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I keep reading in the literature "Let $X$ be a Coxeter Group" but I can't think of any examples. I know they arise as Weyl groups, there are affine-Weyl groups ones as well. This list is not exhaustive.

What about examples from Kac Moody algebras. How do I understand those geometrically?

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11  
I'm not sure I understand how to reconcile "I can't think of any examples" with "Weyl groups." –  Qiaochu Yuan Oct 25 '11 at 17:04
    
don't laugh ... –  john mangual Oct 25 '11 at 19:41
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For an alternative geometric point of view, I think it's worth mentioning the Davis--Moussong complex. See Mike Davis' book The Geometry and Topology of Coxeter Groups for details. –  HJRW Oct 25 '11 at 20:40

2 Answers 2

See Humphreys, starting from II.5.3. Given a Coxeter system $(W, S)$ let $V$ be the free vector space on symbols $\alpha_s, s \in S$. We define a bilinear form on $V$ by extending

$$B(\alpha_s, \alpha_t) = - \cos \frac{\pi}{m(s, t)}$$

linearly, and we define a canonical linear representation $\sigma : W \to \text{GL}(V)$ respecting $B$ by extending

$$\sigma_s \lambda = \lambda - 2 B(\alpha_s, \lambda) \alpha_s$$

multiplicatively. This representation is faithful (II.5.4), so we can study $W$ using it. The most familiar case is when $B$ is positive-definite, and this occurs if and only if $W$ is finite (II.6.4). Cases where $B$ is positive-semidefinite include the affine Weyl group case, and in general what kind of geometry we get depends on the signature of $B$ (see for example II.6.8).

Alternately, the geometric pictures are perhaps clearest for Coxeter systems of rank $3$, where the corresponding groups are essentially the triangle groups. These can be understood as symmetries of tilings of the sphere, the Euclidean plane, or the hyperbolic plane by triangles depending on the signature of $B$. This picture should be compatible with the one above (I think one just needs to consider the action of $W$ on the "unit ball" in $V$) but I haven't checked the details.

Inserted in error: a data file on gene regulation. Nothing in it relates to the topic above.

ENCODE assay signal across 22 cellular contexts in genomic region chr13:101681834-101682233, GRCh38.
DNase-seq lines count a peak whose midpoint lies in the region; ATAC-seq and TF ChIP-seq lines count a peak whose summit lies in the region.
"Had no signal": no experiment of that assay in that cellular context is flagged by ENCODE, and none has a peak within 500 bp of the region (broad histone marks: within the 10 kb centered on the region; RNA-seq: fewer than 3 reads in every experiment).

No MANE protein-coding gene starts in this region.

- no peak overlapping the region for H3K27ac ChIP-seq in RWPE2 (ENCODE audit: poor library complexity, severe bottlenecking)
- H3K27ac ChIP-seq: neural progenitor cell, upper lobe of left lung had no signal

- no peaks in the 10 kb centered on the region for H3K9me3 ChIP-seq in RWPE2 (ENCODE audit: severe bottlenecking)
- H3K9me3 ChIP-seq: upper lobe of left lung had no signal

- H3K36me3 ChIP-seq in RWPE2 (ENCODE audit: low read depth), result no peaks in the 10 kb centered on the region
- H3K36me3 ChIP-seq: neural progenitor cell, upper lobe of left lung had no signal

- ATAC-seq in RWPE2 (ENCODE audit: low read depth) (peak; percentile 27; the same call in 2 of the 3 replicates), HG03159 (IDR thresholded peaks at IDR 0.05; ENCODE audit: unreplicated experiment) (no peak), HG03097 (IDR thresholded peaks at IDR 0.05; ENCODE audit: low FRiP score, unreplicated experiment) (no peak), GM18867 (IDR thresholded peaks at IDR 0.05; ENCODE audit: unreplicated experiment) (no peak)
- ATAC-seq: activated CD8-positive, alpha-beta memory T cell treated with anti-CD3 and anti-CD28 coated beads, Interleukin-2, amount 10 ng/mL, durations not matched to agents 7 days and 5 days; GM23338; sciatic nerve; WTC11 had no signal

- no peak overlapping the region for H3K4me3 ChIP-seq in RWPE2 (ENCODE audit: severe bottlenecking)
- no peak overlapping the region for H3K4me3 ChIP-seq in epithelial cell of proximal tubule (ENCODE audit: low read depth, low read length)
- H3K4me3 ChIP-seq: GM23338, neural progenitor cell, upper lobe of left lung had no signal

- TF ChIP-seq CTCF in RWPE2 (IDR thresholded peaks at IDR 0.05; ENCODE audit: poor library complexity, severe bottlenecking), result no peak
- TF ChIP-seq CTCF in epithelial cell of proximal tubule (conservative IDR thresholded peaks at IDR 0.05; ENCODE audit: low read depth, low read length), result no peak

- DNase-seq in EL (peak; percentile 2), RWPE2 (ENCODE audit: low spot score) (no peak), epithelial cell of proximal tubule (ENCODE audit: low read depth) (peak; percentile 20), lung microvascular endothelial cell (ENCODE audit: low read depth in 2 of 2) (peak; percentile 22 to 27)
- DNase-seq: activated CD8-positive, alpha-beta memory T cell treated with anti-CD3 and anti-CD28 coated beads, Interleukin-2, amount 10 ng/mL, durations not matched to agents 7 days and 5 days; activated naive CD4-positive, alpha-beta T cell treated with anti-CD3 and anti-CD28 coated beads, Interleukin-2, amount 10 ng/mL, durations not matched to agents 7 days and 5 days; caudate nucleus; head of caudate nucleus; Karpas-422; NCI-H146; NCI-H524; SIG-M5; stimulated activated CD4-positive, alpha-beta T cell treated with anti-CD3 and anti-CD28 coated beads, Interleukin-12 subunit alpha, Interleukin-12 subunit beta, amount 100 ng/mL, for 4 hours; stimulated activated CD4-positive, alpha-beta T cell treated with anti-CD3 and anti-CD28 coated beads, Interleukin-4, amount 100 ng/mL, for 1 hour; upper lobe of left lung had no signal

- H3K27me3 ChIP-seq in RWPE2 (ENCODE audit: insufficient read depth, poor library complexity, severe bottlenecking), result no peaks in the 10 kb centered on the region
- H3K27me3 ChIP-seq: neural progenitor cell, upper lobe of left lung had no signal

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Your statement about the unit ball is correct modulo the fact that in the Euclidean and hyperbolic cases, the unit ball has two connected components, and you should only look at one of them (you can see that all the reflections preserve the components, since they fix the hyperplane where $B(\alpha_s)$ vanishes). –  Ben Webster Oct 25 '11 at 21:27

You will find pretty much everything you need in Ken Brown's Buildings: Theory and Applications (with coauther Peter Abramenko). It is all about coxeter groups/complexes and its use in the geometric theory of Buildings. For instance, chapter 2 (which is entitled 'Coxeter Groups') talks about the Canonical Linear Representation (given in the other answer on this thread), chapter 10 talks specifically about Euclidean and Hyperbolic coxeter groups, and chapter 8 contains a section on groups of Kac-Moody type. The book itself seems to be the bible of Buildings, but I may be biased since Ken himself introduced me to it.

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